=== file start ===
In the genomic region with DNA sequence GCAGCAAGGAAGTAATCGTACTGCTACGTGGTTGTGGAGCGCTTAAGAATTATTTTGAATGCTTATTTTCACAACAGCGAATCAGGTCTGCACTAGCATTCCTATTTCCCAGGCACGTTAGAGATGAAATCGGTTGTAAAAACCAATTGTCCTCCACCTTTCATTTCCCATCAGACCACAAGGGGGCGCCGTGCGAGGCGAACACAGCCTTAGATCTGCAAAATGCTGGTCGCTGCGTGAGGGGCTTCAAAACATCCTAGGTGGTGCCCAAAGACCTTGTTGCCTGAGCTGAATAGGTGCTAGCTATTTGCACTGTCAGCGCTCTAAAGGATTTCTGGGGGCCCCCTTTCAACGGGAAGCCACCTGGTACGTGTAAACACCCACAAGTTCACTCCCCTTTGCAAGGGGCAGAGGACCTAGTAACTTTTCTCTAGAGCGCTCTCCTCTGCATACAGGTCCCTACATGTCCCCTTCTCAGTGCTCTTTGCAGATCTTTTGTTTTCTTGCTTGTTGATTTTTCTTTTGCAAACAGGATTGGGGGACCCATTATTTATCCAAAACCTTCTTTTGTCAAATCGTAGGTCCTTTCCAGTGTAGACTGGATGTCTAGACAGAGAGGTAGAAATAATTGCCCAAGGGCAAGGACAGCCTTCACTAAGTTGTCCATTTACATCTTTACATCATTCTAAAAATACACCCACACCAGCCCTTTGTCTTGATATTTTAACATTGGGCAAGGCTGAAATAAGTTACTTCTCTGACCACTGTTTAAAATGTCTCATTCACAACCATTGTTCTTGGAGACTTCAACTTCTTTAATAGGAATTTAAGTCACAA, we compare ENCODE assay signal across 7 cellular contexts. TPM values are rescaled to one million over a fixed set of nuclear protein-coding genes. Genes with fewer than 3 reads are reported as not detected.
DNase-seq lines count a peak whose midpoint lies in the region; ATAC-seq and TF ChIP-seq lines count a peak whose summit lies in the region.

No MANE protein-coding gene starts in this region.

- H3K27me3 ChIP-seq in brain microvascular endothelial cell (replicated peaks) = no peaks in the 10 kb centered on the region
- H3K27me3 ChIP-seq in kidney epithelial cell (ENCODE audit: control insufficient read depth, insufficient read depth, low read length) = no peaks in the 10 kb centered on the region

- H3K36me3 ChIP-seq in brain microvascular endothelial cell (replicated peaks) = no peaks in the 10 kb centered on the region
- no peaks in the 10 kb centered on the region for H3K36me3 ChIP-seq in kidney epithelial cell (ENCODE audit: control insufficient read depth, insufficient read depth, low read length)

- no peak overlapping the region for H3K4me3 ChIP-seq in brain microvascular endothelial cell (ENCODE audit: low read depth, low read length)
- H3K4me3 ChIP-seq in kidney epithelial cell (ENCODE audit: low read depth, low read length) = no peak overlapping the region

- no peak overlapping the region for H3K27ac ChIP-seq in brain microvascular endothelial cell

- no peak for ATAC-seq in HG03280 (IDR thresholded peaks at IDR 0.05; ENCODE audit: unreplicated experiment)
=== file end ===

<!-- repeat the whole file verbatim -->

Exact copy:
In the genomic region with DNA sequence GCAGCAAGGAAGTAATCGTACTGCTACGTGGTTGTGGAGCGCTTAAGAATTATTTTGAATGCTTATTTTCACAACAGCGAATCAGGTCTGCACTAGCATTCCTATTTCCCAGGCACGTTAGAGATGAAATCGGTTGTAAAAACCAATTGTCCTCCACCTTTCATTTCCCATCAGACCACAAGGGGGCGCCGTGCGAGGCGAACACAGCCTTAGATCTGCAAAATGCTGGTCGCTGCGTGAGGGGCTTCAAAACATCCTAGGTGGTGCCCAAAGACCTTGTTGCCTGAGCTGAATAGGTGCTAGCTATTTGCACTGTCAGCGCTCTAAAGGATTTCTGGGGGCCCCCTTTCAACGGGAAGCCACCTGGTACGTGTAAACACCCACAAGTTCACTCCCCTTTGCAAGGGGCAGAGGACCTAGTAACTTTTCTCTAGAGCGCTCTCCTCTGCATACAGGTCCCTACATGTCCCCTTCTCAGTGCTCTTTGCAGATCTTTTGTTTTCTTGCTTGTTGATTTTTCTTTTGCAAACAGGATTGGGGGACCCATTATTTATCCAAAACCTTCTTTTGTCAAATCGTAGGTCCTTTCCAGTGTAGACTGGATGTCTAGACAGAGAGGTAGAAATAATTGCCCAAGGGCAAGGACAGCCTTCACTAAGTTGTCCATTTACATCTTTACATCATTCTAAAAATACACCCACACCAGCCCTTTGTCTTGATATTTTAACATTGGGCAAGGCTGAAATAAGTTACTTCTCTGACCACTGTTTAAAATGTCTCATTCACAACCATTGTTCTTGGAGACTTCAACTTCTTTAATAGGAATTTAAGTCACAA, we compare ENCODE assay signal across 7 cellular contexts. TPM values are rescaled to one million over a fixed set of nuclear protein-coding genes. Genes with fewer than 3 reads are reported as not detected.
DNase-seq lines count a peak whose midpoint lies in the region; ATAC-seq and TF ChIP-seq lines count a peak whose summit lies in the region.

No MANE protein-coding gene starts in this region.

- H3K27me3 ChIP-seq in brain microvascular endothelial cell (replicated peaks) = no peaks in the 10 kb centered on the region
- H3K27me3 ChIP-seq in kidney epithelial cell (ENCODE audit: control insufficient read depth, insufficient read depth, low read length) = no peaks in the 10 kb centered on the region

- H3K36me3 ChIP-seq in brain microvascular endothelial cell (replicated peaks) = no peaks in the 10 kb centered on the region
- no peaks in the 10 kb centered on the region for H3K36me3 ChIP-seq in kidney epithelial cell (ENCODE audit: control insufficient read depth, insufficient read depth, low read length)

- no peak overlapping the region for H3K4me3 ChIP-seq in brain microvascular endothelial cell (ENCODE audit: low read depth, low read length)
- H3K4me3 ChIP-seq in kidney epithelial cell (ENCODE audit: low read depth, low read length) = no peak overlapping the region

- no peak overlapping the region for H3K27ac ChIP-seq in brain microvascular endothelial cell

- no peak for ATAC-seq in HG03280 (IDR thresholded peaks at IDR 0.05; ENCODE audit: unreplicated experiment)